City Beautiful Movement (part 2)
(See also part 1 and part 3)
Sculpture produced during the City Beautiful movement of the 1890s to 1910s aimed to improve passers-by. The Pulitzer Memorial Fountain was intended to elevate them by its beauty. The Surrogate's Court was meant to edify viewers by showing historical figures who were worthy of emulation, and the values and technical achievements that would bring future progress.
Herewith, a list of sculptures on the Surrogate's Court, as identified in the indispensable Art Commission and Municipal Art Society Guide to Manhattan's Outdoor Sculpture (Gayle & Cohen), with brief comments from the equally indispensable Encyclopedia of New York City.
Facing Chambers St., best viewed from the plaza east of City Hall
Flanking the main entrance
- Above: New York in Its Infancy, by Philip Martiny. New York (the central figure) wears a crown representing royal rule, and carries books and a paper; to the left and right of her are an Indian and a Dutch settler.
- Above: New York in Revolutionary Times, also by Philip Martiny. New York wears a helmet, carries a torch in her left hand, and rests her right on a globe. To the left, a British soldier stands before a shield bearing the motto of Great Britain. To the right, a woman in 18th-century garb holding flowers stands before a shield bearing the Stars and Stripes. (For more figures of the Revolutionary era, see the Walking Tour of Figures from American History Active Before 1800.)
On the cornice above the fifth floor
All by Philip Martiny.
- David Pietersen De Vries (wearing baggy breeches), Dutch mariner, merchant and patroon who established colonies on Staten Island (1639) at at Tappan (1640). After both were ravaged by Indians De Vries returned to Holland, where he wrote the Korte Historiael (1655), a valuable source for the history of New Netherlands.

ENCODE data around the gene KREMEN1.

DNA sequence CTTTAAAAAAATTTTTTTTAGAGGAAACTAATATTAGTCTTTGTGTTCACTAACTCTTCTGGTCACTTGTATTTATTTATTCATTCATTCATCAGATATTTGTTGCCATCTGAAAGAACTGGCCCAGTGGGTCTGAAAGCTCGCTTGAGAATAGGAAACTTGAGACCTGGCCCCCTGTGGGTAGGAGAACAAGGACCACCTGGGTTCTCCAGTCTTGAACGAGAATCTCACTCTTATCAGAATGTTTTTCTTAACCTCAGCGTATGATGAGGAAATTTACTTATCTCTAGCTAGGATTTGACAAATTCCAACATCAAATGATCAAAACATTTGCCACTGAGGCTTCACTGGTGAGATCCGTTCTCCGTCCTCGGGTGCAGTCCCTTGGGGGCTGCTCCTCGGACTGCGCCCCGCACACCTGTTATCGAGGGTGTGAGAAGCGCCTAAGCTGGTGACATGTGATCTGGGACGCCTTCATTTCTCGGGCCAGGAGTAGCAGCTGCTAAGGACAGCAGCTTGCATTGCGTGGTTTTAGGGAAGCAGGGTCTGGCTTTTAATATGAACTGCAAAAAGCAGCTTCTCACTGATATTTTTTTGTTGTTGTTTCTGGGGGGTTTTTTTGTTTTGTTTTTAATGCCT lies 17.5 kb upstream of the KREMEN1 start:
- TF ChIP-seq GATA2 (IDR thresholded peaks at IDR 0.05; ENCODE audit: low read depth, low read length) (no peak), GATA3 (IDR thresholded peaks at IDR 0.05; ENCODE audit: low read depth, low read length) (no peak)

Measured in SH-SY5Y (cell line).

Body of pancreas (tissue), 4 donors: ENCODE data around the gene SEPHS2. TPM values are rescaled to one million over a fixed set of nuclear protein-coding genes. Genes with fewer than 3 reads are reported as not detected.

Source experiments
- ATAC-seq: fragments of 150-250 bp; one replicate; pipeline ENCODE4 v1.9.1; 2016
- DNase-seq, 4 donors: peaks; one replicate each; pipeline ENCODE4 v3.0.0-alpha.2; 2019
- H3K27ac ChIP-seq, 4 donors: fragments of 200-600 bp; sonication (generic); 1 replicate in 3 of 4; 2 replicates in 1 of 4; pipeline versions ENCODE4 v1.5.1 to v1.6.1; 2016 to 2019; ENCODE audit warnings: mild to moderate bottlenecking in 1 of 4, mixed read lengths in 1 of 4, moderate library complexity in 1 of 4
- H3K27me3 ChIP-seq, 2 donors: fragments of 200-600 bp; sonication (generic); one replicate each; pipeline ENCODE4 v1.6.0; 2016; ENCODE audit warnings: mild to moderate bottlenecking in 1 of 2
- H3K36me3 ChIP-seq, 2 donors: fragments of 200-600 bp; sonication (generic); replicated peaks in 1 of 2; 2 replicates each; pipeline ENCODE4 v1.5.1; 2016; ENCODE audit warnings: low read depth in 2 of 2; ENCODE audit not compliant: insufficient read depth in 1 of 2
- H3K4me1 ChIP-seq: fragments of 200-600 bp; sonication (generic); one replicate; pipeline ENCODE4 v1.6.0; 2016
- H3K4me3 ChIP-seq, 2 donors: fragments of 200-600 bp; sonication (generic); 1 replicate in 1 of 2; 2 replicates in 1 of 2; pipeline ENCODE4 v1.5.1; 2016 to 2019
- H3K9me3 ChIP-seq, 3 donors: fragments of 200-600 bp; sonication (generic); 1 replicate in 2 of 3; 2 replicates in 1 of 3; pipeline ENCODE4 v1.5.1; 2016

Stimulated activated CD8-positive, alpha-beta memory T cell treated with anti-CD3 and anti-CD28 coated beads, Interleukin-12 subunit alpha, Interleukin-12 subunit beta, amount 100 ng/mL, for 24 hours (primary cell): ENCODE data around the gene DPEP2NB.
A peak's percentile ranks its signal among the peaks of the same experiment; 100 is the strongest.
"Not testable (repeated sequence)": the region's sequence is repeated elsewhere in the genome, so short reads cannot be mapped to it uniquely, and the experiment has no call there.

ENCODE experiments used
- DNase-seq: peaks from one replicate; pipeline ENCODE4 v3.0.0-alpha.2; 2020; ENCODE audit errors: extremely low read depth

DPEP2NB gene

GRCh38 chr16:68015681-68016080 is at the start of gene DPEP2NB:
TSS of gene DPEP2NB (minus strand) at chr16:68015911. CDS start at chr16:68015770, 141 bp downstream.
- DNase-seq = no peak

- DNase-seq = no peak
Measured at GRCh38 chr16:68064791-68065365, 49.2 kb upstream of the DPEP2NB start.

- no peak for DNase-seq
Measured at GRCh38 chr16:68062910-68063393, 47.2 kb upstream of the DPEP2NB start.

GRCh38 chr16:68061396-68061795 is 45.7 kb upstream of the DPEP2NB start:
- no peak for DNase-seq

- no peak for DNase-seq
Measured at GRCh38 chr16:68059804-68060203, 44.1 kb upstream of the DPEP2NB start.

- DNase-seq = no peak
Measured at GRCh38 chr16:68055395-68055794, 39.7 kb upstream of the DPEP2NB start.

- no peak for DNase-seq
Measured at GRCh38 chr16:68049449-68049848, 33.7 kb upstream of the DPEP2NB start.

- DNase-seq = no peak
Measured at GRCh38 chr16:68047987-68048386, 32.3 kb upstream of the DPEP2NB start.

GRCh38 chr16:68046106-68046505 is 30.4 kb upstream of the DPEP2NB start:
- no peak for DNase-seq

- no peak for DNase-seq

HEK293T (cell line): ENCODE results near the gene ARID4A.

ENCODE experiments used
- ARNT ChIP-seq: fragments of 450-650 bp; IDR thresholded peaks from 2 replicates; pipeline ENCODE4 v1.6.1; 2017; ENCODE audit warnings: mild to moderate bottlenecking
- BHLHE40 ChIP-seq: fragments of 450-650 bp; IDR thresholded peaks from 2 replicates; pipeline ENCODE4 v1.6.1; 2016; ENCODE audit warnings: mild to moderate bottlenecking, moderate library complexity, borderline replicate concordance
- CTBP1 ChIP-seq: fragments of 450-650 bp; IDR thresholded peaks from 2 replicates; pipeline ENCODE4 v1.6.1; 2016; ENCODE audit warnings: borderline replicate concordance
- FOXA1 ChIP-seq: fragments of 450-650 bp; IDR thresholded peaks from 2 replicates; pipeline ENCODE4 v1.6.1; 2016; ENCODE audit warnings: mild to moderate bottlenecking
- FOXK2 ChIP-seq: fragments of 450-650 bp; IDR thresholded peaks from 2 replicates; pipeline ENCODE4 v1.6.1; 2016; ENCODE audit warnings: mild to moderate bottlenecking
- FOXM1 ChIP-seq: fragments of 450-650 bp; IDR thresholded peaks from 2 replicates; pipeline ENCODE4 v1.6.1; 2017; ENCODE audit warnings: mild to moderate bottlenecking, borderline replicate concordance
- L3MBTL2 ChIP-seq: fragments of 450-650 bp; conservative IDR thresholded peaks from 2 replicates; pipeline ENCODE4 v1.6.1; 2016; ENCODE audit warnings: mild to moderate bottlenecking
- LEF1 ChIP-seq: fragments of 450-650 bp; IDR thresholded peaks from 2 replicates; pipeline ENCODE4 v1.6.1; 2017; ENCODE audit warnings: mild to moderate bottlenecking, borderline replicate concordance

- Caleb Heathcote (robed and bewigged), mayor of New York 1711-1714. After emigrating from England in 1692 he served on the governor's council, as a colonel of militia, and surveyor-general of customs for the northern colonies. In 1701 he was granted the manor of Scarsdale (in Westchester County), the last manor granted in the British colonies.
- De Witt Clinton (in a cutaway coat and cape), who was serving either as mayor of New York City or governor of New York State for most of the quarter-century between 1803 and 1828. He was the driving force behind the Erie Canal, which made New York the dominant seaport and commercial center in the United States. Another sculpture of him is at the Museum of the City of New York, described in Outdoor Monuments of Manhattan.
- Abram Stevens Hewitt (in a long frock coat), mayor of New York 1887-1888, son-in-law of Peter Cooper, industrialist, active in the campaign against "Boss" Tweed in the 1870s. He was remembered for his attempts to improve municipal services and to end corruption in city politics.
- Philip Hone (in a cutaway coat), mayor of New York 1825-1826, best known as an indefatigable diarist whose entries cover 1826-1851.
- Peter Stuyvesant (baggy Dutch breeches and a peg leg), last director-general of New Netherlands 1647-1664. Read Shorto's Island at the Center of the World for a good portrait. Another sculpture of Stuyvesant stands in Stuyvesant Square.
- Cadwallader David Colden (late 18th-c. knee-length coat and waistcoat), mayor of New York 1818-1821, district attorney, militia leader in the War of 1812, member of the State senate. He was grandson of prominent naturalist Cadwallader Colden (d. 1776).